Children can have short attention spans, so working with them as a physical therapist can be challenging. Some children do not want to continually repeat the same motions or exercises, so it is important to figure a way to make the physical therapy session fun, while still achieving your goals. One way to do this is by turning the physical therapy exercises into games.
A variety of video games require movement and spatial awareness to move the characters on the screen. Therapy can have a reputation of not being fun, but by incorporating games, especially video games that children often see as play, into the therapy session, you will make the session more entertaining for the child and meet your goals more easily. Some clinics create their own games, while others use commercial video games. Popular video games feature sports such as golf, baseball, bowling and boxing. These games give the children the challenge of beating the game or the competitor while incorporating real motion. Video games can be more beneficial than playing the actual game, especially in a rehab facility, because it eliminates the weight of holding the golf club, baseball bat or bowling ball and focuses on the motion used to perform the sport.
Balls are a versatile modality in the physical therapy clinic. Smaller balls, like golf or tennis balls, can be used to massage muscles on the body, while larger balls like kickballs, basketballs or soccer balls can be used to develop hand-eye coordination or strength in the arms and legs. You can toss the ball back and forth to help develop the child's reflexes or play kickball to develop speed, strength and coordination.
Follow the Leader or Simon Says
Children tend to be visual or auditory learners, or some combination of the two. Depending on the child, you may choose a game like Follow the Leader or Simon Says to incorporate movement and therapy in a fun way. Follow the Leader is geared more toward visual learners or children who participate more with you on an equal level. Simon Says is better for children who are auditory learners or who work better by seeing you as a figure of authority. Either exercise will allow you to tell or show the child what you want them to do, then allow him to perform the movement on his own.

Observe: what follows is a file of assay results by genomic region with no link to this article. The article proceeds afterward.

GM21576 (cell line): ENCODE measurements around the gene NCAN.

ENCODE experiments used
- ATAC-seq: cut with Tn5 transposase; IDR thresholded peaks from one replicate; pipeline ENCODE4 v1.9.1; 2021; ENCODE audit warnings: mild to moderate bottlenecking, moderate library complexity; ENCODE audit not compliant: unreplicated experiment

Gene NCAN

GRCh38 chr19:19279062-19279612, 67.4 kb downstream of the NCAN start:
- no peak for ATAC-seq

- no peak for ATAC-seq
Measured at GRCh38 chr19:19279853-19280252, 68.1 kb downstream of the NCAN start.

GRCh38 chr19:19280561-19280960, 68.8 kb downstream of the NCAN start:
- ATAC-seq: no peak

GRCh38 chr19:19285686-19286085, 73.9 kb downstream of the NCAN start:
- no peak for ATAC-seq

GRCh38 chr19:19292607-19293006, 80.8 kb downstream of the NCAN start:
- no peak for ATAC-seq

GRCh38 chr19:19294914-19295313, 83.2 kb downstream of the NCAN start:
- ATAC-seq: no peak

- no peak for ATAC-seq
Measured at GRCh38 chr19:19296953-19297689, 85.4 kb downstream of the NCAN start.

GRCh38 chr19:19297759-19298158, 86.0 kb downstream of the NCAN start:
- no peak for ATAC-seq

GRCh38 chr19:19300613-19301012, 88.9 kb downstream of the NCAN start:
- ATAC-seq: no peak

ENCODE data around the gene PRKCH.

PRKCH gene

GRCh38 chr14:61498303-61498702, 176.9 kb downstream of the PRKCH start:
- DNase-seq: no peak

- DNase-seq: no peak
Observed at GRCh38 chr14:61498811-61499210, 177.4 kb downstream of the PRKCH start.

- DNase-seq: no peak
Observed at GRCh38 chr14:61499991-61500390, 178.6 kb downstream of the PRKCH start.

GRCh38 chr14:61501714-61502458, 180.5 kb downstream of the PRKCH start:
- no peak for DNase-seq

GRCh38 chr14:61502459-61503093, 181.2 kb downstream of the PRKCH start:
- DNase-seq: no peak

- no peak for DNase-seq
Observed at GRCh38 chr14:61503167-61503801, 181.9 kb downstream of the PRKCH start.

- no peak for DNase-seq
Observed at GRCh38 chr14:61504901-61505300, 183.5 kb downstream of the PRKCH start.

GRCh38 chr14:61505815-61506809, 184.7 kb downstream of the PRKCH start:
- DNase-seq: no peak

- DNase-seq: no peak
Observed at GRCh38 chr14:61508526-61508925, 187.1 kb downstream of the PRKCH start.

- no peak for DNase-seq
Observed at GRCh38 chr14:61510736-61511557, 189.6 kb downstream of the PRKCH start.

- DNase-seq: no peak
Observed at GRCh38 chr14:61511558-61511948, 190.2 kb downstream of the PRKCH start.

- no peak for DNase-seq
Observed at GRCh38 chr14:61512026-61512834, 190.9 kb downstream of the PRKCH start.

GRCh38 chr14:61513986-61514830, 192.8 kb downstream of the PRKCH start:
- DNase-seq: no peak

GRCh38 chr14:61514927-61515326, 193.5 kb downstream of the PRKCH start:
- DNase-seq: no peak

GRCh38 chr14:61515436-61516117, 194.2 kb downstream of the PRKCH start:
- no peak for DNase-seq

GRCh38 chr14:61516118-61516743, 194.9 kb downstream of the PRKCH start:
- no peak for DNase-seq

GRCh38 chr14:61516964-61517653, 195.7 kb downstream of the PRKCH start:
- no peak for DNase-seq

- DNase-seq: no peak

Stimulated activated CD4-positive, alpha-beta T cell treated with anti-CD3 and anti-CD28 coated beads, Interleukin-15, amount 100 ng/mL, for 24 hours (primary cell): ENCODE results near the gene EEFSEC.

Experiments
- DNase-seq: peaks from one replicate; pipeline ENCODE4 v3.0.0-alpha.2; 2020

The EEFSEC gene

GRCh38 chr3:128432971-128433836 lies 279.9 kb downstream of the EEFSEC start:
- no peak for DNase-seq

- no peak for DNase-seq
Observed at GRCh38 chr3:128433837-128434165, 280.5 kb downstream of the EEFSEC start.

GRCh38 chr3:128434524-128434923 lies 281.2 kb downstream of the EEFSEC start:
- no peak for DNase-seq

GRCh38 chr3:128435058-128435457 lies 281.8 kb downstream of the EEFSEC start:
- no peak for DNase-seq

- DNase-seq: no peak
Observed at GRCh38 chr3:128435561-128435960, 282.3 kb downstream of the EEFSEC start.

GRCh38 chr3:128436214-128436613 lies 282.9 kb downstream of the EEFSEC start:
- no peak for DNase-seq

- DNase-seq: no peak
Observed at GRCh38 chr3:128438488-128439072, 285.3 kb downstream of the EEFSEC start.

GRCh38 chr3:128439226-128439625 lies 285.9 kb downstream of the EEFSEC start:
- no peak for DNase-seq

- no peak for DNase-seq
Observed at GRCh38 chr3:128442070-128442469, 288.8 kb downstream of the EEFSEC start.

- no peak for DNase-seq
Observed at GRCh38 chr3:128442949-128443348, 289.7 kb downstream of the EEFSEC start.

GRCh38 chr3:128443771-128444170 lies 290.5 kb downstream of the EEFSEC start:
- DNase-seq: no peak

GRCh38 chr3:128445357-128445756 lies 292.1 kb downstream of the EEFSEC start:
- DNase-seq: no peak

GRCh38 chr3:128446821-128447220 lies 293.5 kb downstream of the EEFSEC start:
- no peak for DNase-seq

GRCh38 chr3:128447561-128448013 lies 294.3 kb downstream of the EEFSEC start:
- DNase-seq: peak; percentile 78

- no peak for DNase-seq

Children tend to become bored with repetition, so it is important to keep the therapy session varied. One way to incorporate multiple exercises or use the same muscle groups in different ways is to set up an obstacle course. Different courses can be set up for children with varying physical difficulties. For example, if you have a patient who needs to build her leg strength, you may choose to set up a course that includes frog hops, sitting on a scooter and pulling herself with her legs, hopping or running for a set distance and performing lateral lunges through cones. If you have a patient who is working on balance or coordination, you may set up a course that includes a balance beam, throwing or catching a ball, riding a tricycle for a set distance or through cones and crawling through a tunnel.
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